CHARLOTTE, N.C. — The next hurricane will be named in the 2023 Atlantic Hurricane Season will be Emily. This will be the eighth time that name re-appears. It has been used every six years since 1981, with the most recent being in 2017.
Eleven infamous hurricane names, such as Harvey, Maria, Katrina, and Irene, have been retired from the Atlantic hurricane season name list since 1981. Emily has yet to be retired, despite making landfall five times and even reaching a Category 5.
She appeared first as a Category 1 hurricane in 1981, and then again in 1987 causing $80 million in damage as a Category 2 storm. The 1987 Emily peaked to major hurricane status reaching sustained winds of 125 mph making it a strong category 3 storm. Emily was the strongest storm of the season in 1993 and caused around $35 million worth of damage in North Carolina when she neared the coast of the Outer Banks.
The Strongest Emily:
In 2005, Emily was the first Category 5 hurricane to form before August with winds peaking at speeds of 160 miles per hour. Six people were killed when she first made landfall in in Grenada and Jamaica. Indirectly, 9 more people lost their lives during the event.
With no deaths attributed to her Category 3 landfall in Mexico and the life-saving evacuation of 60,000 people, the name Emily avoided retirement. This is because her total direct and indirect fatalities were much less than the names that were removed in 2005.
Five names were removed in 2005 due to the high number of deaths and destructive damage that they caused. Katrina and Stan had the two highest death counts, with Katrina’s being 1,392 and Stan taking the most during the season with 1,668.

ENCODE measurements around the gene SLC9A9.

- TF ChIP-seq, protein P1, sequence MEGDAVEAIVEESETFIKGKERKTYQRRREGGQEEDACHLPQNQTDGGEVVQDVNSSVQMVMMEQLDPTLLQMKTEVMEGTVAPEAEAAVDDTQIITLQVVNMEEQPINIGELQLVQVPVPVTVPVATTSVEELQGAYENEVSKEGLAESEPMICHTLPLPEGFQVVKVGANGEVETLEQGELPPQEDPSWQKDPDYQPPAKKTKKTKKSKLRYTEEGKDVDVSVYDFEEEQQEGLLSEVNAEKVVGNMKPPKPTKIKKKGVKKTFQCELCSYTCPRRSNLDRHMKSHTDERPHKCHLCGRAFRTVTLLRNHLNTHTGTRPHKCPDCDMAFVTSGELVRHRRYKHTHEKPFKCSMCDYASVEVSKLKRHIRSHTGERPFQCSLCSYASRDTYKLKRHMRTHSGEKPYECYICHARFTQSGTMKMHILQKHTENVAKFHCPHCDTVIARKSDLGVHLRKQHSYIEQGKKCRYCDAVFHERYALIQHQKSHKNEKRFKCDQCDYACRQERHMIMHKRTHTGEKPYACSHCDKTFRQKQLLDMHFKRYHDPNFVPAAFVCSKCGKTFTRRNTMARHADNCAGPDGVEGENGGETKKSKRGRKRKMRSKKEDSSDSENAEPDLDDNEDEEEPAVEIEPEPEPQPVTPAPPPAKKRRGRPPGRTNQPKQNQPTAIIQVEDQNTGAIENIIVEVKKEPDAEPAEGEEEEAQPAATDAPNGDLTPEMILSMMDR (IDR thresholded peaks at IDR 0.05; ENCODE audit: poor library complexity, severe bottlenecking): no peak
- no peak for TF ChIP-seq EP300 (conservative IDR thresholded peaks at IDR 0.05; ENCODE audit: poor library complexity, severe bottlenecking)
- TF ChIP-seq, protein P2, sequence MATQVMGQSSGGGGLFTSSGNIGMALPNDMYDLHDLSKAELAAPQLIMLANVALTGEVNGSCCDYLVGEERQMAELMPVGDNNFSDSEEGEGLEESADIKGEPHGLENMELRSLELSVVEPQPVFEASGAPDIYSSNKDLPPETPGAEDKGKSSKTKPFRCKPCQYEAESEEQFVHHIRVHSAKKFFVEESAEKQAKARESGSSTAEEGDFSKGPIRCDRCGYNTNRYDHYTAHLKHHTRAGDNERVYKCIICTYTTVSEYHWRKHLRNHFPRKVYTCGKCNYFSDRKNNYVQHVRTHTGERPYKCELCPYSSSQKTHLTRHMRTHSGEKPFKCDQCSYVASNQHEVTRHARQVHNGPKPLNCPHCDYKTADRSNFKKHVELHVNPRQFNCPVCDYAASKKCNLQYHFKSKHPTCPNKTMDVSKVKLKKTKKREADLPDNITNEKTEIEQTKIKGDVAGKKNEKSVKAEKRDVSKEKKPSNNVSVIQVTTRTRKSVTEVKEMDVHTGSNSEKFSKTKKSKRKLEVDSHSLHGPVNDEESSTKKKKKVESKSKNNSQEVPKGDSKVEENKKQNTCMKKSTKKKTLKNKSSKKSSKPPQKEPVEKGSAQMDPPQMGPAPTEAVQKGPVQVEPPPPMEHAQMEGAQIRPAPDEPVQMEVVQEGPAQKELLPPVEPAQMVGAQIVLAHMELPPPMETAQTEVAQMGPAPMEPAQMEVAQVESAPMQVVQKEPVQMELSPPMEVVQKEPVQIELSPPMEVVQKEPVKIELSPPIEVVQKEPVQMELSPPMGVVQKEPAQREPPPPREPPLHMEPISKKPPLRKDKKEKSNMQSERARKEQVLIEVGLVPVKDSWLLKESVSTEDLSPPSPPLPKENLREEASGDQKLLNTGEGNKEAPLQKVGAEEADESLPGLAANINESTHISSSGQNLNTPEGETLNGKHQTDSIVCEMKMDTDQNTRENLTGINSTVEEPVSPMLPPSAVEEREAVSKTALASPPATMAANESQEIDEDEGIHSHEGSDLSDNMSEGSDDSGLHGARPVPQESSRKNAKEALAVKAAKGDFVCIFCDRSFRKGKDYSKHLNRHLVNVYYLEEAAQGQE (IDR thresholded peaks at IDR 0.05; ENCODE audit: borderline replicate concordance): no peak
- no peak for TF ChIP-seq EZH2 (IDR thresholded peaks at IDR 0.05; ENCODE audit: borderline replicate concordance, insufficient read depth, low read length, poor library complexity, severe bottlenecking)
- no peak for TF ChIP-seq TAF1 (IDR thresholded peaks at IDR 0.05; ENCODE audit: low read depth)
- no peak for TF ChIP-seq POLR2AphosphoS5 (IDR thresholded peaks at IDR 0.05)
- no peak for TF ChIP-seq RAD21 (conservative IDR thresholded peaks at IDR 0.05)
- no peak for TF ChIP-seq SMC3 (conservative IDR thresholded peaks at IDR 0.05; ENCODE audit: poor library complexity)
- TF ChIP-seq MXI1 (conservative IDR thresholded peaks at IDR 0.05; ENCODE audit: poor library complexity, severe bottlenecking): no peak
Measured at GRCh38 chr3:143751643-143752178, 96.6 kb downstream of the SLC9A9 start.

The 2005 version of Emily caused just over a billion dollars in damage but again, it was far less and not even close to some of the dollar figures accounted from the five over retirees.
- Katrina: 125 Billion
- Wilma 22.4 Billion
- Rita 18.5 Billion
- Dennis 3.98 Billion
- Stan 3.9 Billion
Tropical Storm Emily(s):
1999: This was the only year that Emily did not make an impact to the hurricane season if appeared. Winds peaked to 50 mph and it was no bother to land.
2011: This was a weak tropical storm but the amount of rain still made this an impact. This storm still killed five people and caused $5 million dollars in damage to areas in the Lesser Antilles. Bahamas and Florida.
2017: This was the last time Emily was named. This storm reached winds of 60 mph and made landfall in Louisiana. No deaths were reported but over $10 million dollars in damage was reported.
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